Wednesday, March 28, 2007

Global Warming Is Not a Crisis

The "Intelligence Squared U.S." debate for and against the proposition that "Global Warming Is Not a Crisis" is now posted for download at the National Public Radio webpage. Speaking "for" the motion were Michael Crichton, Richard S. Lindzen, and Philip Stott. Speaking "against" the motion were Brenda Ekwurzel, Gavin Schmidt, and
Richard C. J. Somerville. The debate took place Wednesday, March 14th at the Asia Society on the East Side in Manhattan.

Gavin Schmidt writes for the online blog Real Climate, and some of those posts also appear in the Weather Channel's One Degree Climate Change. Gavin wrote up his experience as a participant in the debate here. Brenda Ekwurzel is with the Union for Concerned Scientists. Richard Somerville is at the Scripps Institution of Oceanography. Highlights from the debate were aired this afternoon here in Athens, Georgia on WUGA.

The "against" team of climate scientists apparently lost the debate. About 46 percent of the audience came out "for" the motion after the debate, compared to about 30 percent before the debate. I think the very fact that dissenting from the consensus view of climate change meant voting "for" the proposition skewed these results somewhat. Based only upon the highlights that I heard this afternoon, however, I also think that the scientists speaking "against" the proposition took on airs of all-knowing arrogance at times. It must be difficult to appear confident in one's scientific knowledge but not arrogant in front of listeners who are knowledgable and well-read but not specialists in climate science. I know I have very often failed at similar challenges in my own interviews for teaching positions. I hope to listen to the full debate later this evening.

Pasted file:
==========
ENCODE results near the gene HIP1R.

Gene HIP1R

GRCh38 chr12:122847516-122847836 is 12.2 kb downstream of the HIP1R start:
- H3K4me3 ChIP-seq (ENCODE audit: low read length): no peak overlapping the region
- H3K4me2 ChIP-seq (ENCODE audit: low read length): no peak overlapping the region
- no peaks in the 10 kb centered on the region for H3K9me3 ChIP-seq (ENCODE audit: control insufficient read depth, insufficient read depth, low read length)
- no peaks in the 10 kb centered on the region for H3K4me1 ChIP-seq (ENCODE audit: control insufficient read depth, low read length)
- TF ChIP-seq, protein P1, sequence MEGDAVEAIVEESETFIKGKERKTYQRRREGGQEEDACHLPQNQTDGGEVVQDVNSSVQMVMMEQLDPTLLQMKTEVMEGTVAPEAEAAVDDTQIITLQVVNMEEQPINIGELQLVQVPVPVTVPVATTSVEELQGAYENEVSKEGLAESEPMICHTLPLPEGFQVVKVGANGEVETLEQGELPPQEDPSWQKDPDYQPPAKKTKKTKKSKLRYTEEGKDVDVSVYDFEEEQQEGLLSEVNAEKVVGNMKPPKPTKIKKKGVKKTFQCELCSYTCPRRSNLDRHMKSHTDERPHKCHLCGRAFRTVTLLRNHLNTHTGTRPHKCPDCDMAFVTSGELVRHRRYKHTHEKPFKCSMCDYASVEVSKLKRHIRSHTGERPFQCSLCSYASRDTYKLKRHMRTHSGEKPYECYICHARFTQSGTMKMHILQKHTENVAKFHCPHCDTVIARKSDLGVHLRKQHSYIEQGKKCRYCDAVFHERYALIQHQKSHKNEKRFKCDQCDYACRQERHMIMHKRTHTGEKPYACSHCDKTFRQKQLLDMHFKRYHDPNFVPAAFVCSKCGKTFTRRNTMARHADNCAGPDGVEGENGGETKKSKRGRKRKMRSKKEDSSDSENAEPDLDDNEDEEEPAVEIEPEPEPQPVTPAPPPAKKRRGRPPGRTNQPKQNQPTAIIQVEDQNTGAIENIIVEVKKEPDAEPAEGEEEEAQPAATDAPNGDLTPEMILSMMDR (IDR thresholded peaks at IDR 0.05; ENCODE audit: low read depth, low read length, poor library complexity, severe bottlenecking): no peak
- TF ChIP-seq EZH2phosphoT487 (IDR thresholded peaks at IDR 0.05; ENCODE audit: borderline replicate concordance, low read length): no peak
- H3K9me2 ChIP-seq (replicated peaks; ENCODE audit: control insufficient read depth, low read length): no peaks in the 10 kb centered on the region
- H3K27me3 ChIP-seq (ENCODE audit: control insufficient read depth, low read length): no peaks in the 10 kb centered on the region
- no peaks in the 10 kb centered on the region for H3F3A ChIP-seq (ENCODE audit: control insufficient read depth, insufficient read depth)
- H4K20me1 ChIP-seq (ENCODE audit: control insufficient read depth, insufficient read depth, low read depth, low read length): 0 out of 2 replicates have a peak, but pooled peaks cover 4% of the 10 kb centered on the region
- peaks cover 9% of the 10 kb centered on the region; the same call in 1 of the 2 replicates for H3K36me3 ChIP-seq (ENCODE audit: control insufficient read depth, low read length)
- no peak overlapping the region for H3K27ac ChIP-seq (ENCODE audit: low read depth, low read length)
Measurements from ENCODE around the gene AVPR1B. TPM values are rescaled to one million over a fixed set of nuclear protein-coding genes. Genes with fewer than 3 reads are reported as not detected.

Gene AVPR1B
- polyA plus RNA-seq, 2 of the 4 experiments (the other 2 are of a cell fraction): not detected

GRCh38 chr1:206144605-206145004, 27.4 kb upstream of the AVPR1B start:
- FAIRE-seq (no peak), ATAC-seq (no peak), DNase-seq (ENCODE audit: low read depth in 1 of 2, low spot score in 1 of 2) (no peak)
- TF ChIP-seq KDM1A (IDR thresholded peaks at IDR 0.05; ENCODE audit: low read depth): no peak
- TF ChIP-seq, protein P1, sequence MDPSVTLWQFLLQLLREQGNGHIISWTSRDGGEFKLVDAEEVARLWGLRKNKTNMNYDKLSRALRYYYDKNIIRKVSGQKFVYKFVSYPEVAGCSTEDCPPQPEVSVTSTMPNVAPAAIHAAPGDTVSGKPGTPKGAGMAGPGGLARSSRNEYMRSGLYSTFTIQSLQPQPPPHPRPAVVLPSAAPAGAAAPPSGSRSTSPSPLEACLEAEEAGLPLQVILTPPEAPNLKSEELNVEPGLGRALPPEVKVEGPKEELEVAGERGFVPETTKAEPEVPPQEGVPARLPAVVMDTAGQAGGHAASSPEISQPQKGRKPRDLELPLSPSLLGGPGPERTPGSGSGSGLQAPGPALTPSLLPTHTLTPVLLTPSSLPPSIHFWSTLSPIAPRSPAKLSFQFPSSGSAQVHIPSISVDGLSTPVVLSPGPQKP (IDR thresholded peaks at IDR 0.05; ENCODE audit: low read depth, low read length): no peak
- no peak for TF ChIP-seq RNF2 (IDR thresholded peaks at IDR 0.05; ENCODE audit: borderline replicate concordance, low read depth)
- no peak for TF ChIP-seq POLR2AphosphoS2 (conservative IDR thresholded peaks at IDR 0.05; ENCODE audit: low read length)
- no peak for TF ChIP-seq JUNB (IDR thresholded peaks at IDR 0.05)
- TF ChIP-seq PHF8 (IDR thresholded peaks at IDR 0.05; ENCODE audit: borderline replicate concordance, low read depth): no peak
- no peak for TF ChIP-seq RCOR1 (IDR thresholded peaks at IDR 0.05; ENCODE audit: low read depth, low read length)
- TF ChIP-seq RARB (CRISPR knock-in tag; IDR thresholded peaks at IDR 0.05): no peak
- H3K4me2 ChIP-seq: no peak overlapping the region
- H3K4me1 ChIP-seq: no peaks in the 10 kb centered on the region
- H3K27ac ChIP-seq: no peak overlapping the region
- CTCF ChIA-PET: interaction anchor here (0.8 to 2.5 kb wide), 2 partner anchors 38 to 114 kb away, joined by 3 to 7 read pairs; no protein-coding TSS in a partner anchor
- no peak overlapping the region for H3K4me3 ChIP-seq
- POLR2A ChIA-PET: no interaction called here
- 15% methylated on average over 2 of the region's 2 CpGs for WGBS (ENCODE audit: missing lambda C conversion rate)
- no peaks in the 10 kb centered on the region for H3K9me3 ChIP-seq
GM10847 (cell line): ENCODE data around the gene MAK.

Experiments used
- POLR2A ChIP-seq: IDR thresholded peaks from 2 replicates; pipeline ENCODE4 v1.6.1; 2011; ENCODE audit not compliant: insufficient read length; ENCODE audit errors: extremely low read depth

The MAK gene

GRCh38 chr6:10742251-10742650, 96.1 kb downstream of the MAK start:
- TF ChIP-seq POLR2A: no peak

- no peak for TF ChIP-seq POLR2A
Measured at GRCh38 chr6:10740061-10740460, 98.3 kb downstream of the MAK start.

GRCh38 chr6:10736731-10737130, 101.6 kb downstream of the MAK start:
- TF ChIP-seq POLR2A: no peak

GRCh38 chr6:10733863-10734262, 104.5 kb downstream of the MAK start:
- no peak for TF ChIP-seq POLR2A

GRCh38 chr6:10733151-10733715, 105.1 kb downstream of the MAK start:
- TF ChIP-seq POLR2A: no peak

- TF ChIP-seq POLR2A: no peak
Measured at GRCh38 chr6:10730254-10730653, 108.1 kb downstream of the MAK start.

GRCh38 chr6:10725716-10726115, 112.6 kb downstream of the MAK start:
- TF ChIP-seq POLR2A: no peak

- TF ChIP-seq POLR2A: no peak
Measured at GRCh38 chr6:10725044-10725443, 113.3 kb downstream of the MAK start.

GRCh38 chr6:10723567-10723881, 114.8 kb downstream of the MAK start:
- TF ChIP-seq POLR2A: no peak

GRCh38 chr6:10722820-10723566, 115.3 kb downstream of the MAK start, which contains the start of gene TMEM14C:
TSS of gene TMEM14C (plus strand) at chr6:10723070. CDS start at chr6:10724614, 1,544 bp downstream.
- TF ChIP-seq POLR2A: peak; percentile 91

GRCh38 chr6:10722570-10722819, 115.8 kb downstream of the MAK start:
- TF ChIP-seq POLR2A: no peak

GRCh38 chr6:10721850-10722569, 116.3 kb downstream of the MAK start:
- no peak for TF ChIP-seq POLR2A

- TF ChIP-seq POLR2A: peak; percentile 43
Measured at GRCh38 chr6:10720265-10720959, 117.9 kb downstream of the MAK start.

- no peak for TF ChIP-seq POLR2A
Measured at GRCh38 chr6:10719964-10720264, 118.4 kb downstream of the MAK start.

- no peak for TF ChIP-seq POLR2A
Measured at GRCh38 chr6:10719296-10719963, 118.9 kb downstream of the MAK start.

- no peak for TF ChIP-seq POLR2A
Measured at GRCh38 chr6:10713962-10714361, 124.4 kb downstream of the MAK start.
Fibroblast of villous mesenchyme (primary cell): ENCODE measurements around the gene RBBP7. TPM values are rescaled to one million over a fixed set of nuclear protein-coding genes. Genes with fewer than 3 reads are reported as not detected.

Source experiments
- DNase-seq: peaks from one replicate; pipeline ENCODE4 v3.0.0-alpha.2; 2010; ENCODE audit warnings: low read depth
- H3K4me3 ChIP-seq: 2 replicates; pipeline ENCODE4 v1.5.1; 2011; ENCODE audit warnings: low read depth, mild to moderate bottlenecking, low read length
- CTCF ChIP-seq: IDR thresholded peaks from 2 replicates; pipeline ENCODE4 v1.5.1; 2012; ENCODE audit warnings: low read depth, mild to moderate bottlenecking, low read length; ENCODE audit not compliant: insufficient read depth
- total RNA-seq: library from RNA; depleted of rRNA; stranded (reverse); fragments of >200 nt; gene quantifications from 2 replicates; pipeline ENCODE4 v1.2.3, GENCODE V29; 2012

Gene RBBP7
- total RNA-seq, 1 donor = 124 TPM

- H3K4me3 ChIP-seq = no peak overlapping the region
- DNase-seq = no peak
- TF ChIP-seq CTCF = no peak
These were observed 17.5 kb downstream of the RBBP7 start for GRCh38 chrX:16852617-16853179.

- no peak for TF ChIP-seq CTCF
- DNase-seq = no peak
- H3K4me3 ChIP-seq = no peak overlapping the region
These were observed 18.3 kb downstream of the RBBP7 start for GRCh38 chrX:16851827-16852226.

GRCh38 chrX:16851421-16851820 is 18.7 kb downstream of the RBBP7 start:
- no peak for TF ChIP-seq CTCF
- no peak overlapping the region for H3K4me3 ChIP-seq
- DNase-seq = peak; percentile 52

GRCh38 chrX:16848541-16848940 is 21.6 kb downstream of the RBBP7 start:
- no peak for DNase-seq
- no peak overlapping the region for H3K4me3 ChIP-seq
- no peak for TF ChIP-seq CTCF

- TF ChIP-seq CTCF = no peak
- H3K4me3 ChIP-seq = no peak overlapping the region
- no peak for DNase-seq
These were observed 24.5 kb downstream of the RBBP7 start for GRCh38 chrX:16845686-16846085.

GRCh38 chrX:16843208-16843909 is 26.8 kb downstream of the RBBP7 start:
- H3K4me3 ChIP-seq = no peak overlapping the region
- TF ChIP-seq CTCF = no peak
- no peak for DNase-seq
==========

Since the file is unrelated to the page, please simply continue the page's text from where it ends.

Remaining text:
Addendum (3/29): After listening to the podcast last night, I am much more positive regarding the presentations of those speaking "against" the proposition. It seems to me that the edited "highlights" featured moments of heated debate rather than the much more calm, considered opening statements by the climate scientists.

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